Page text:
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The bridge has a colorful history. Although this bridge, with its historic significance and stunning beauty, is worthy of its name, its name is actually inherited from the natural land bridge which formed and existed for a period of time long ago in this area.
The bridge has always been a toll bridge. A toll bridge company called Interstate Construction Corporation originally formed to build the bridge with an apparently slightly different design of bridge than the one seen today. This first bridge was begun in 1921 but apparently not well-managed, with only one pier being built by 1925. This pier was called Pier 2 or the Oregon Pier. The Wauna Toll Bridge Company of Walla Walla, Washington purchased the bridge from Interstate Construction in October 1926 and had the bridge seen today built, while incorporating the Oregon Pier into the final bridge design. The bridge was 91 feet above the river and had a wooden deck. The original length of the bridge was 1,127 feet. In 1939, the Bonneville Dam was built which caused water levels to rise. To compensate, the bridge was raised 40 feet in an impressive project. The project included constructing enormous riveted lifting girders on the piers, at the base of the bridge's main posts. These lifting girders were not removed after the bridge was raised and can still be seen today. Originally the cantilever truss was the end of the bridge on the Oregon side, but after being raised, additional approach spans were needed. These spans were constructed as arched deck plate girder spans, and they include a cantilever design that has a suspended span. The girder spans, although newer than the truss bridge, appear to have been built with a slightly narrower roadway, which is unusual and it is not known why this was done. In 1953, a new company bought the bridge, the Columbia River Bridge Company. Its ownership did not last long and in 1961 the Port of Cascade Locks Commission purchased the bridge. Port of Cascade Locks continues to own the bridge today. As mentioned the bridge has always been a toll bridge. The toll booth seen today is not the original building. The building was built in 1966, and the covering that is over the booth and roadways is not original, but it is not known when it was constructed... although it dates to before 1966. In 1966, the bridge deck was replaced with the current metal grate deck. The roadway was narrowed at this time to match that of the girder spans. Evidence of this can be seen by the width of the trusses and missing deck stringers at the ends of the floor beams.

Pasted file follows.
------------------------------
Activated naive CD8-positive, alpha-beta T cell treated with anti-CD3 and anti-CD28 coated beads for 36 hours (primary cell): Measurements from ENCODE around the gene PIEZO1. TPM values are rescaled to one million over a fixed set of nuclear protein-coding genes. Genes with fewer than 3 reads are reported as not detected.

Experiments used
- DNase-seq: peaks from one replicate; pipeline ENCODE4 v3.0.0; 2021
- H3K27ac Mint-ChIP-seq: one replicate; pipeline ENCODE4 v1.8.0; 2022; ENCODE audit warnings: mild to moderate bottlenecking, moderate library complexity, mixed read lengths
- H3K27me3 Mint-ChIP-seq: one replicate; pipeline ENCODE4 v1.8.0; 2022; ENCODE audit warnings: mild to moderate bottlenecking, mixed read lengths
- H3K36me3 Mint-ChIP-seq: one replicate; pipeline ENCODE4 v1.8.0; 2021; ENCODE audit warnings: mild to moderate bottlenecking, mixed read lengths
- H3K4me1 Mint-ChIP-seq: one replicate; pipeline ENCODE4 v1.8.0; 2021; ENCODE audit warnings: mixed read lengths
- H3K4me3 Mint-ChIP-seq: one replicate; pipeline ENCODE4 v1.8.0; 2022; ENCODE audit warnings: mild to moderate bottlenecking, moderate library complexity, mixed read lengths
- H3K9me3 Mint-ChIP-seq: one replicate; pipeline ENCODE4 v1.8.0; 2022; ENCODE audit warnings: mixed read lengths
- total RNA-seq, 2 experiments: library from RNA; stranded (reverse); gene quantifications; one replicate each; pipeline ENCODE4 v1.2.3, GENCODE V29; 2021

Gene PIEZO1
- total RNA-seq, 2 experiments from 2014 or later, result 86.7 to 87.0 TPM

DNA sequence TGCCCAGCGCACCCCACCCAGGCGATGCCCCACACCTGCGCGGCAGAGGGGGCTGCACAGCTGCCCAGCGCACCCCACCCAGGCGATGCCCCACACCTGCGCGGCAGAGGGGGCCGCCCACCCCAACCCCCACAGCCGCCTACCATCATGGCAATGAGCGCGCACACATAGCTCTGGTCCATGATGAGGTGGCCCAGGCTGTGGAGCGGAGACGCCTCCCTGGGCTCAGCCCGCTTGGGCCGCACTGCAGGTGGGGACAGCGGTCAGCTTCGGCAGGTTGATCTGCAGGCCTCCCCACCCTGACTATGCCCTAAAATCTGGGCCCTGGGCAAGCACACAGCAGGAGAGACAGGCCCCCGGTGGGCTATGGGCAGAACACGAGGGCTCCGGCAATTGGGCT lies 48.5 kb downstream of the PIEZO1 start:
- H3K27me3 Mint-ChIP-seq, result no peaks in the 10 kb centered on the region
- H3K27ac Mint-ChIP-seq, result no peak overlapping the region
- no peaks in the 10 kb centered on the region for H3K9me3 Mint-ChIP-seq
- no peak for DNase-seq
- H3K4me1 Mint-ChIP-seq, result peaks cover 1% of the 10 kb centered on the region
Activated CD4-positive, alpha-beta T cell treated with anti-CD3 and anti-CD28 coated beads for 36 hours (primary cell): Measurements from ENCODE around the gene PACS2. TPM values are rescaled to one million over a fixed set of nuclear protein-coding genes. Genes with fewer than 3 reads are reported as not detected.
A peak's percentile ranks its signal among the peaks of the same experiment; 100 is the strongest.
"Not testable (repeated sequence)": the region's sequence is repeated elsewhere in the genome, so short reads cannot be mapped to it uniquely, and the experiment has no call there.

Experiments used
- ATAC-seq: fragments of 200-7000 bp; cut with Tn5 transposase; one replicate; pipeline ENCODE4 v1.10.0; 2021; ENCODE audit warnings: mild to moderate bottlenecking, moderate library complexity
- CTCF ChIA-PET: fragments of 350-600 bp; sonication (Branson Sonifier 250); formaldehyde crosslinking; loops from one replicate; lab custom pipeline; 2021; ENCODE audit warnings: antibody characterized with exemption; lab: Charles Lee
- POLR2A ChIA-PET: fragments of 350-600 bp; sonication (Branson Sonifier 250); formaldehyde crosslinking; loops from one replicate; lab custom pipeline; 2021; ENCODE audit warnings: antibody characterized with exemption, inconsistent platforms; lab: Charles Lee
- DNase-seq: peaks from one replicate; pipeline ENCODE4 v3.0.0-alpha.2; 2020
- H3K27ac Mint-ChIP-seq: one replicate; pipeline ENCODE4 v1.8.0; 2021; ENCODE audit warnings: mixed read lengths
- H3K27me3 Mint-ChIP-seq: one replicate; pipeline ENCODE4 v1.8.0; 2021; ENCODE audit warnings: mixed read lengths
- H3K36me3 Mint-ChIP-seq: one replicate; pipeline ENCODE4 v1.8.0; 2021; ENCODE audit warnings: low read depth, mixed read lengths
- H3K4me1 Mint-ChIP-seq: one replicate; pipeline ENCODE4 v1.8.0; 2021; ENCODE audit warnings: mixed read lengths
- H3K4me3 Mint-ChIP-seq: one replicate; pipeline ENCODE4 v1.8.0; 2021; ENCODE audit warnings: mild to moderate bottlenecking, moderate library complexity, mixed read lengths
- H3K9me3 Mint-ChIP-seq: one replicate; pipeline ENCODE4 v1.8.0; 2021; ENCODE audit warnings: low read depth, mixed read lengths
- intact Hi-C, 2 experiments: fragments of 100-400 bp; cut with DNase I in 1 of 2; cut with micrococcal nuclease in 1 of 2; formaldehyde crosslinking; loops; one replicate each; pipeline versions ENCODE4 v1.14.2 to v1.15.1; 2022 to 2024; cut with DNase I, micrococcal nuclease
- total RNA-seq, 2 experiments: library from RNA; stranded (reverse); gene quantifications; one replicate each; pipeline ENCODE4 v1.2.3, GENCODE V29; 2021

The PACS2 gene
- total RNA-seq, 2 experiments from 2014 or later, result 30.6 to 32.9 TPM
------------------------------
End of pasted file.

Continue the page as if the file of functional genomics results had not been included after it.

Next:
The bridge is described as the third oldest bridge on the Columbia River, making its age significant from a geographic standpoint. More importantly, the bridge has high levels of historic and technological significance. With a construction date of 1926, the bridge is among the oldest highway cantilever bridges in Washington State and nationwide, thanks to widespread demolition in alarming quantities, the bridge is among the oldest surviving highway cantilever truss bridges in the United States. Cantilever truss bridges can take many different design forms. This bridge stands out for having an uncommon design. While the top chord is angled to form pointed towers of trusses that surround the main posts of the truss (a common feature of cantilever trusses), the bottom chord also runs at an angle to come to a point at the main posts far below the deck, which is a much less common design feature nationwide, although Washington State has a number of highway-department designed cantilever truss bridges with this bottom chord arrangement. Unlike the Washington State examples however, the Bridge of the Gods is not a bridge designed by the state highway department.
The trusses of the cantilever structure for the most part take on the form of Warren trusses and subdivided Warren trusses. Around the main posts however, the trusses appear to follow a K-truss configuration.
Aside from being raised 40 feet and the adjustments to the deck configuration, the truss spans retain excellent historic integrity and no major alterations to the original design or materials were noted. The most visually notable alteration on the truss spans is the presence of the lifting girder that was left in place after the bridge was raised. However the girder is useful from a historical standpoint since it helps tell the bridge's unique story.
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